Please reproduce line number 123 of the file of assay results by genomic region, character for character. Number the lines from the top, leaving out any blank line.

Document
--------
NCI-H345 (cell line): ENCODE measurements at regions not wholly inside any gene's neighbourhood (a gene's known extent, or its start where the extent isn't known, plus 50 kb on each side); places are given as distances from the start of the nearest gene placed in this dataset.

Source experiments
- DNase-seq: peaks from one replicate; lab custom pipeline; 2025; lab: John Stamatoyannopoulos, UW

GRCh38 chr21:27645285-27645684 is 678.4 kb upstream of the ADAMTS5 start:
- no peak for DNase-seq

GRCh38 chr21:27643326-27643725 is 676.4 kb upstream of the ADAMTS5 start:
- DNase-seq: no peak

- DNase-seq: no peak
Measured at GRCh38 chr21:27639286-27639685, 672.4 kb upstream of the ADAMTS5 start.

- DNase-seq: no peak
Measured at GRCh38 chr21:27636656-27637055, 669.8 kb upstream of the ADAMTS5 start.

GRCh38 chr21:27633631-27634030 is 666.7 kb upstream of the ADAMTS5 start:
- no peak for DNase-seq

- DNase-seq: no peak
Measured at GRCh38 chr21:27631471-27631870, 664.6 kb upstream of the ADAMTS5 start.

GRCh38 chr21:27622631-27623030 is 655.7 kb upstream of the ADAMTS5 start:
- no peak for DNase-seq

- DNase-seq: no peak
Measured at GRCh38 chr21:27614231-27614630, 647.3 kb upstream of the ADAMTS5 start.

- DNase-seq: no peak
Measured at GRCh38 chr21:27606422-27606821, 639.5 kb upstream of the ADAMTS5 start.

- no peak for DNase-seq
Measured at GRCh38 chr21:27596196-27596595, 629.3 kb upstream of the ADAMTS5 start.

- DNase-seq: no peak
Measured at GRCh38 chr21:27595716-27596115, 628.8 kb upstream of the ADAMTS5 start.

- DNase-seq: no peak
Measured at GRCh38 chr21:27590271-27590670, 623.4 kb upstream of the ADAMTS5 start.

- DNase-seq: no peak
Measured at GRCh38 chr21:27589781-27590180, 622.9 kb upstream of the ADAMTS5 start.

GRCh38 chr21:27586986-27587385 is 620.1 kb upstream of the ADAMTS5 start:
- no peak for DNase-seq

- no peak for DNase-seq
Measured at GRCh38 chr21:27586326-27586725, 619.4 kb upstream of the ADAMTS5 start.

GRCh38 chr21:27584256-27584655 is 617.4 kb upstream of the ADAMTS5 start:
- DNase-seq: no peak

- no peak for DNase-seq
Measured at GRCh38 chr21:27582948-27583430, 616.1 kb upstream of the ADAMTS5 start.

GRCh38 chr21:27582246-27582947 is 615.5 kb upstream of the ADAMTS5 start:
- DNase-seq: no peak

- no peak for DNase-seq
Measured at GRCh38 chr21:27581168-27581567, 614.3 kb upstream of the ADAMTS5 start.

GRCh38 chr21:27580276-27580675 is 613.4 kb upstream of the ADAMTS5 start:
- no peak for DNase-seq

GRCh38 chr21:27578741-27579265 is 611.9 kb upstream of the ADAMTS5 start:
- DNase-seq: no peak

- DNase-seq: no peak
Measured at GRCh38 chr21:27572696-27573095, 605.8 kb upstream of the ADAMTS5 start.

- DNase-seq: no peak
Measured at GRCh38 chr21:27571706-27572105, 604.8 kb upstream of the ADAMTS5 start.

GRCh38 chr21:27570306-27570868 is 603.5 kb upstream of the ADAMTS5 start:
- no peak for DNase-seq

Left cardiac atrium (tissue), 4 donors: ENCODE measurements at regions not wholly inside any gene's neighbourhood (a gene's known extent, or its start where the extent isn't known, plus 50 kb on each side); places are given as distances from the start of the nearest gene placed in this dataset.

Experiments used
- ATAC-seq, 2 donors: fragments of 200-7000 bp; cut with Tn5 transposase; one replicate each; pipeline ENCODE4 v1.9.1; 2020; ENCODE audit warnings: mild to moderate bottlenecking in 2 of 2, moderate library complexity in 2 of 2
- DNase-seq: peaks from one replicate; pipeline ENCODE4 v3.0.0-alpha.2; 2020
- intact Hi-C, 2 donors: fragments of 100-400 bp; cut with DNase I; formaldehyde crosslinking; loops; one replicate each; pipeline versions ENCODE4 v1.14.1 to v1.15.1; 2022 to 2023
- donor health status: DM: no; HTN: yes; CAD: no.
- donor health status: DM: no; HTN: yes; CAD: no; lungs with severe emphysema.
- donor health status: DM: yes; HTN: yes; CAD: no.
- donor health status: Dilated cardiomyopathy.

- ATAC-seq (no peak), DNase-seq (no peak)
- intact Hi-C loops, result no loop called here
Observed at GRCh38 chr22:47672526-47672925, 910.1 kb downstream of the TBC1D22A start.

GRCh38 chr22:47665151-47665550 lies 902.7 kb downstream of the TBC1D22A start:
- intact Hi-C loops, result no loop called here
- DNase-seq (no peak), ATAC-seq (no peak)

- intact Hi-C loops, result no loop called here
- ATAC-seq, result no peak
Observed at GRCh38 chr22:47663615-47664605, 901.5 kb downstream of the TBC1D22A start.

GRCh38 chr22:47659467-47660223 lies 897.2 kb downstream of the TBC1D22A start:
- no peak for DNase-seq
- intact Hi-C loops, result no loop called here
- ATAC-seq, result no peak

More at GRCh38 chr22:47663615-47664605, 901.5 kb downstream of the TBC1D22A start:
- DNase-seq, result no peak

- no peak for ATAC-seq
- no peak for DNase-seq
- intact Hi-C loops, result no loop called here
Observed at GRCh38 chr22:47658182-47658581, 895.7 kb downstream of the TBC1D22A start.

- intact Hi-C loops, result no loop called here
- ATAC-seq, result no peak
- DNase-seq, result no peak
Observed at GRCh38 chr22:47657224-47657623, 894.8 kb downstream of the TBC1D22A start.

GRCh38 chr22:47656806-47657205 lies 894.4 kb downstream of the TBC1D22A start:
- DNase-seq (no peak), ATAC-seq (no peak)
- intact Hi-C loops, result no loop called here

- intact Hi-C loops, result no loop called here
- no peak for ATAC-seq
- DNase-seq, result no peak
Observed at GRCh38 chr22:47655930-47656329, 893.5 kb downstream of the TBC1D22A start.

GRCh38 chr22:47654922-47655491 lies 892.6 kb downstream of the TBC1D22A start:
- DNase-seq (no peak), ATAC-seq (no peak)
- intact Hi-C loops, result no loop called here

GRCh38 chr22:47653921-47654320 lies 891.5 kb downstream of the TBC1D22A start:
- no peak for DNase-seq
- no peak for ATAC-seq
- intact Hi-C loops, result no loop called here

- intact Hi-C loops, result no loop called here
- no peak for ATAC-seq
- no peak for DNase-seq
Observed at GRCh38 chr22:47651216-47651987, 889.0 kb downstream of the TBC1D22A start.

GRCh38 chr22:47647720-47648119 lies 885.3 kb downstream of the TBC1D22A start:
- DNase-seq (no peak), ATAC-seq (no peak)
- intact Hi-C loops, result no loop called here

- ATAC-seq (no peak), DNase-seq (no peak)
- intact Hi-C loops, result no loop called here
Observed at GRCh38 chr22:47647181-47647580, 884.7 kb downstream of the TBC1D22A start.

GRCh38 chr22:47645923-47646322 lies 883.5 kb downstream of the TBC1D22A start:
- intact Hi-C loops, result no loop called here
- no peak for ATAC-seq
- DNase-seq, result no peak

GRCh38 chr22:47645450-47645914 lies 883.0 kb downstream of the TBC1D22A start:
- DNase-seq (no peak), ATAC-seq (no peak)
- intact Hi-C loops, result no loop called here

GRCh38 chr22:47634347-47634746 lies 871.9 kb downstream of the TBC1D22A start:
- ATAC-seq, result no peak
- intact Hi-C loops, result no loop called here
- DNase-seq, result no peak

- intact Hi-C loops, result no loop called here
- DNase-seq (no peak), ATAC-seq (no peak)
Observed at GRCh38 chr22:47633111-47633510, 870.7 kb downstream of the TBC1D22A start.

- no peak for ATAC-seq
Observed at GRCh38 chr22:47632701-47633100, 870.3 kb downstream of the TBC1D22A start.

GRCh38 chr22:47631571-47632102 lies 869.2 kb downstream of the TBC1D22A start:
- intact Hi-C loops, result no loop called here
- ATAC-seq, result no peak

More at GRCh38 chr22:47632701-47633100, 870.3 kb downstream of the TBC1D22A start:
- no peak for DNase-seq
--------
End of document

Observed at GRCh38 chr22:47632701-47633100, 870.3 kb downstream of the TBC1D22A start.